Aides caution Trump as he looks to Kim summit for boost

Leaders to meet next week in Vietnam

By KEVIN LIPTAK, CNN
Handout/Getty Images

North Korean leader Kim Jong-un shakes hands with President Donald Trump during their historic summit at the Capella Hotel on June 12, 2018, in Singapore.

(CNN) - There were more cameras at his first summit with Kim Jong Un than the Academy Awards, President Donald Trump likes to boast to fellow foreign leaders.

When he greets the North Korean dictator again next week in Hanoi (days after this year's Oscars, as it happens), Trump hopes the flashes are just as bright.

Around him, some aides are doubtful another summit can live up to the original, which was historic after decades of enmity between the two countries. A second meeting will never be quite the same, some have warned the President, hoping to temper his expectations.

Still, Trump is eager to use the meeting to bolster his standing on the world stage, particularly as Democrats in Congress wield newfound investigative power and Robert Mueller concludes his Russia probe. Foreign policy, with room for wide executive leeway, is an area presidents have long turned when domestic politics become irksome or difficult.

"I think next week's going to be very exciting," Trump said in the Oval Office on Tuesday after describing a phone call he held earlier with South Korea's leader to discuss the summit. "I think a lot of things will come out of it. We had a tremendous first summit. That was really breaking the ice but a lot things came from that, including good relationships."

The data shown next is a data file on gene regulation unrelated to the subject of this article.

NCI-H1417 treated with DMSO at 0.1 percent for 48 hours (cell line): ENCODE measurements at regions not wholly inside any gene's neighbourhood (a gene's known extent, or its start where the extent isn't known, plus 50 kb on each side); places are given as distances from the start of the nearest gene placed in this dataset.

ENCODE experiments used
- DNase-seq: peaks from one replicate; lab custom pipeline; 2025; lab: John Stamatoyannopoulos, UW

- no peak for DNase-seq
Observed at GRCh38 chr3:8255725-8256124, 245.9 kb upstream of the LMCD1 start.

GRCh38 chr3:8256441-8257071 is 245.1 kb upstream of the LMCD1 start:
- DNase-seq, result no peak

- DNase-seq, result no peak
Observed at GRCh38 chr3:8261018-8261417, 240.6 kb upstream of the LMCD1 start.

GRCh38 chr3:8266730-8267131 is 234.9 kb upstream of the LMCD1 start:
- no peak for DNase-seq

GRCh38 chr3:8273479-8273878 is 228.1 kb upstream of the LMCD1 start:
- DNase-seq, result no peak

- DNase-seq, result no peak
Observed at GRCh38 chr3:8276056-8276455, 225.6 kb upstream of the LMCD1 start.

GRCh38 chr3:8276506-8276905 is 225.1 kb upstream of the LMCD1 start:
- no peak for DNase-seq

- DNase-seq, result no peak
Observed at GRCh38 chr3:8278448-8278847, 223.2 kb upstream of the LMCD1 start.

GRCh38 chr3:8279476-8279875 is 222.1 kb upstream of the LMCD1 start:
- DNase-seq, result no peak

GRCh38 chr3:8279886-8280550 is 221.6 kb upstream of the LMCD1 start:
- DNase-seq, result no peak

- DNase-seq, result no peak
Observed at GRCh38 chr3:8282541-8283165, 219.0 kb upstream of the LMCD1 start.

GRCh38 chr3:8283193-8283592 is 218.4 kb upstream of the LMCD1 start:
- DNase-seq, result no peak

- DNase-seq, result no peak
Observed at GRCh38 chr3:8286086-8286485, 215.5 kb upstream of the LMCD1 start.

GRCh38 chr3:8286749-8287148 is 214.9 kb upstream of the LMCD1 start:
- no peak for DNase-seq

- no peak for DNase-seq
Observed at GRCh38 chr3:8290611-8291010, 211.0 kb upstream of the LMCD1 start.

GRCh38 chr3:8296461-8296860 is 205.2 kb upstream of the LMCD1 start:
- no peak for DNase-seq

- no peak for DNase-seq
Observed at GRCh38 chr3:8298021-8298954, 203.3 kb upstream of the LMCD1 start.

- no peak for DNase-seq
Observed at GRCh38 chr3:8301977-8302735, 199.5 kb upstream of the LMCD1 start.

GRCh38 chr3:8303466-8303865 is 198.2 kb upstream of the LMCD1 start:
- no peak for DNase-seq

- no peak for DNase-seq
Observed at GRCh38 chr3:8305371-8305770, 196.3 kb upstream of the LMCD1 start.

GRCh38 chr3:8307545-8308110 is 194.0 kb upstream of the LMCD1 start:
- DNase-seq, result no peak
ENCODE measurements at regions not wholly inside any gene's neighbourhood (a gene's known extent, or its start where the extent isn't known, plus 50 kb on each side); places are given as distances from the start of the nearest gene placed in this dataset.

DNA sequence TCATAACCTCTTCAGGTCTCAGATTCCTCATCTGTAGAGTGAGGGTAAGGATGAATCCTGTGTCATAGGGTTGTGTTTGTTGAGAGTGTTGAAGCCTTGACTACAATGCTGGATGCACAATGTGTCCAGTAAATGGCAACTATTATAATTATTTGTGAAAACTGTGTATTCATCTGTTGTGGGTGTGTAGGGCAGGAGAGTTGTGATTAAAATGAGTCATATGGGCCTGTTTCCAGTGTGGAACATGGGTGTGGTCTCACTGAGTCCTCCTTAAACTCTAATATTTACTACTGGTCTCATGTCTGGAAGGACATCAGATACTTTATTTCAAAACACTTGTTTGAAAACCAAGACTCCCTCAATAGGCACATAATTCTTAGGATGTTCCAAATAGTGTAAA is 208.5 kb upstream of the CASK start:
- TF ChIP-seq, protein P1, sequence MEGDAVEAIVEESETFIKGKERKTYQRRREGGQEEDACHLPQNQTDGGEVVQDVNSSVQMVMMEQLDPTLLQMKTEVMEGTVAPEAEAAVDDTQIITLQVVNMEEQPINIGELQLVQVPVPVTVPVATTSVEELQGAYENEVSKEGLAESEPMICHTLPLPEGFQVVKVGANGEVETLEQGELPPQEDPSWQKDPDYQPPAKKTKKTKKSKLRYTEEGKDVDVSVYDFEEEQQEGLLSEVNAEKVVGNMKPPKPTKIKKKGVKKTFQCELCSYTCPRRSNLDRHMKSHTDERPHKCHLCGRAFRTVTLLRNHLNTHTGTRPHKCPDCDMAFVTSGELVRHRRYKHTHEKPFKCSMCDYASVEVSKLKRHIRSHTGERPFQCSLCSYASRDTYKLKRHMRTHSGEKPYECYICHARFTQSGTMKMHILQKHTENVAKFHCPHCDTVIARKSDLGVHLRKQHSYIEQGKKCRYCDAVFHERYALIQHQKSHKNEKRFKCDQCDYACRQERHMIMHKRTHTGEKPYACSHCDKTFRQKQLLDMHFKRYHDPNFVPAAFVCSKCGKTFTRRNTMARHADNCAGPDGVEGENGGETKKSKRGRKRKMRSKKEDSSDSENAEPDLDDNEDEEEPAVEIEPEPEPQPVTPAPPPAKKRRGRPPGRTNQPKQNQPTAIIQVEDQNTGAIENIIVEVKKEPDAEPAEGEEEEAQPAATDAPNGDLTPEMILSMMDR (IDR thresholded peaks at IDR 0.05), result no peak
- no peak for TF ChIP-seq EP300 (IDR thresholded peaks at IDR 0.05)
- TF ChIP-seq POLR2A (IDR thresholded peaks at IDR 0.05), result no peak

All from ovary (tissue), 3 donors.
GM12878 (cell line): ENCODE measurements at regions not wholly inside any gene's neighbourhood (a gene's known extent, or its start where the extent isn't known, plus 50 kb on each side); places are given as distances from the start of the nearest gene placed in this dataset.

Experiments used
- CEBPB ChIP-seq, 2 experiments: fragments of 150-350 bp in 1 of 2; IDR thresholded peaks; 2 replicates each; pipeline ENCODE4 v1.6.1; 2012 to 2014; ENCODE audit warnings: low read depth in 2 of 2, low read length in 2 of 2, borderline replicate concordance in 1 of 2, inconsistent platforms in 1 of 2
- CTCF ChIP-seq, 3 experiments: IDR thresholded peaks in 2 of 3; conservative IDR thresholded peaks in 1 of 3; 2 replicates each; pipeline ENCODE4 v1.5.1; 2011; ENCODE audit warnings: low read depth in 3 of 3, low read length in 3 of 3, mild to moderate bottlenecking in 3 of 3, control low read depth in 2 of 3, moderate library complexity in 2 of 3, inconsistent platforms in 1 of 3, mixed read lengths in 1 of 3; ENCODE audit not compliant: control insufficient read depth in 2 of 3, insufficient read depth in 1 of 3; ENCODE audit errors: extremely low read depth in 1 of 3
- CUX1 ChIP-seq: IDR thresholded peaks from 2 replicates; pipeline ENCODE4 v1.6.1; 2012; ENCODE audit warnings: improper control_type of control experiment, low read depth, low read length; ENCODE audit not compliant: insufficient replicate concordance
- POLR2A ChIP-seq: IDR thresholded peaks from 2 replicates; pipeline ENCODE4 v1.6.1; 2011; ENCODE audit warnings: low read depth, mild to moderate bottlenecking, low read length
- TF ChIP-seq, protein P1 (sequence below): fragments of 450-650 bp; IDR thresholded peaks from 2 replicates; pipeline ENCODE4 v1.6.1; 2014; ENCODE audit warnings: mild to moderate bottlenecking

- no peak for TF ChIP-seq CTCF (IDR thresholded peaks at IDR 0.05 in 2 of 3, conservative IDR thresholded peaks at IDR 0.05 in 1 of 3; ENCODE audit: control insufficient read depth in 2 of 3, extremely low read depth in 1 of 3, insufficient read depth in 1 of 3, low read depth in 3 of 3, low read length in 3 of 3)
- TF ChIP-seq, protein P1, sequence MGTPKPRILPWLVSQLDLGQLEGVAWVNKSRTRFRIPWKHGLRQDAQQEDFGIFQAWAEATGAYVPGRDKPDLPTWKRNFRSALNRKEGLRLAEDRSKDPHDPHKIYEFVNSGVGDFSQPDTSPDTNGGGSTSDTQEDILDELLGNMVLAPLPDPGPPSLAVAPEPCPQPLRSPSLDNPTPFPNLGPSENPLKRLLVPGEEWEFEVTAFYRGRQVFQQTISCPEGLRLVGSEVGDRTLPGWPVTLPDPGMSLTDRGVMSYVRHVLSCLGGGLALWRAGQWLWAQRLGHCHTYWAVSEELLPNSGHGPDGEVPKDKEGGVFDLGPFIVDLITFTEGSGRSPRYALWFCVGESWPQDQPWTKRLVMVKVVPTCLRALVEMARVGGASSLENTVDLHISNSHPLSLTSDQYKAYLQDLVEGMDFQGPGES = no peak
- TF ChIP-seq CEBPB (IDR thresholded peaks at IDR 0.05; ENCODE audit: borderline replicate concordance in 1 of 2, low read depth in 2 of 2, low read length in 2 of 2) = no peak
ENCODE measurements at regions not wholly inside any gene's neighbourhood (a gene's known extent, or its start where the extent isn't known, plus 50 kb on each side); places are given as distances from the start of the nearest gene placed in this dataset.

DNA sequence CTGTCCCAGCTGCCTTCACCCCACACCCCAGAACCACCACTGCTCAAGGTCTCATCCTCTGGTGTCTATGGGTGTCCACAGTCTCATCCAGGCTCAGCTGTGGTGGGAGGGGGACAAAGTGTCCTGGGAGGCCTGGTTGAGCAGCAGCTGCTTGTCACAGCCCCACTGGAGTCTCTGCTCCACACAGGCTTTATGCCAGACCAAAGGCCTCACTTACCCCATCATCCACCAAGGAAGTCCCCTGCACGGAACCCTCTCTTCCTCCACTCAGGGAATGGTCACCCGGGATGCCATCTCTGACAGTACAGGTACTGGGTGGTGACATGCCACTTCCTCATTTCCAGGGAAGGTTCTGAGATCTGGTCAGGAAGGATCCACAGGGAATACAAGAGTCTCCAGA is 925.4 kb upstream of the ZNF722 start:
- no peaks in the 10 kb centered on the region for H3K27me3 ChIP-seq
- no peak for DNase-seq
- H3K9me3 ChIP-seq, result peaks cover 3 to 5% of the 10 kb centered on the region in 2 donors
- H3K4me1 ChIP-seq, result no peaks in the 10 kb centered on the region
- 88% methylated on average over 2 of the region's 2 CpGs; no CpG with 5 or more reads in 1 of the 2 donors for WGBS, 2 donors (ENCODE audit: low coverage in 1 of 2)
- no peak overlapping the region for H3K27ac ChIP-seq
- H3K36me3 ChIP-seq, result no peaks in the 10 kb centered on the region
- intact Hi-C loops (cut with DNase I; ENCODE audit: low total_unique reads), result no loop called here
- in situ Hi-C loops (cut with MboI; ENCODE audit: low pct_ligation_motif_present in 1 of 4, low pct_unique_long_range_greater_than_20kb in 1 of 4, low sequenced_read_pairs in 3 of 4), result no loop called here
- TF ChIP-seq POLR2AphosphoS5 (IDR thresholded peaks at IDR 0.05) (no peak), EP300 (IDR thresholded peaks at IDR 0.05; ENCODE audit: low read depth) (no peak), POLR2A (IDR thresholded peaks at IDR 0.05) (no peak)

In Hanoi, Trump is expecting a major to-do, people around him say. Teams from the United States have been dispatched to the Vietnamese capital in the hopes of finding settings that can match Trump's expectations of a stately and historic confab -- and to broker the diplomatic agreements to match.

The President has already mused at his desire to again capture the world's attention through a repeat encounter with the reclusive and enigmatic Kim. It comes on the back of an extended fight with Congress over immigration and government funding that left Trump bruised. During a loosely-scripted appearance in the Rose Garden last week, Trump ruminated at length on the summit before turning to the less-pleasant matter at hand: Congress' inability to pass the billions in funding he'd demanded for a border wall.

"I think a lot of you will be going, I suspect," he told reporters. "And I hope we have the same good luck as we had in the first summit."

 

Empty-handed?

 

So far, the good luck from Singapore has not translated into concrete steps toward dismantling North Korea's nuclear program. Trump says success is evident because Pyongyang has stopped, for now, testing ballistic missiles or nuclear bombs. But US intelligence agencies say publicly there's no sign Kim is preparing to relinquish his arsenal.

That's left diplomatic teams working ahead of the second summit to secure some type of agreement the two leaders can sign onto that might provide more substance than the document signed in June, in which they agreed to only "work toward complete denuclearization of the Korean Peninsula."

Stephen Biegun, the President's North Korea envoy, is expected to hold preliminary talks in the Vietnamese capital with his North Korean counterpart later this week. The talks are expected to center on what steps North Korea might take toward denuclearization, and what corresponding actions the US might offer in return.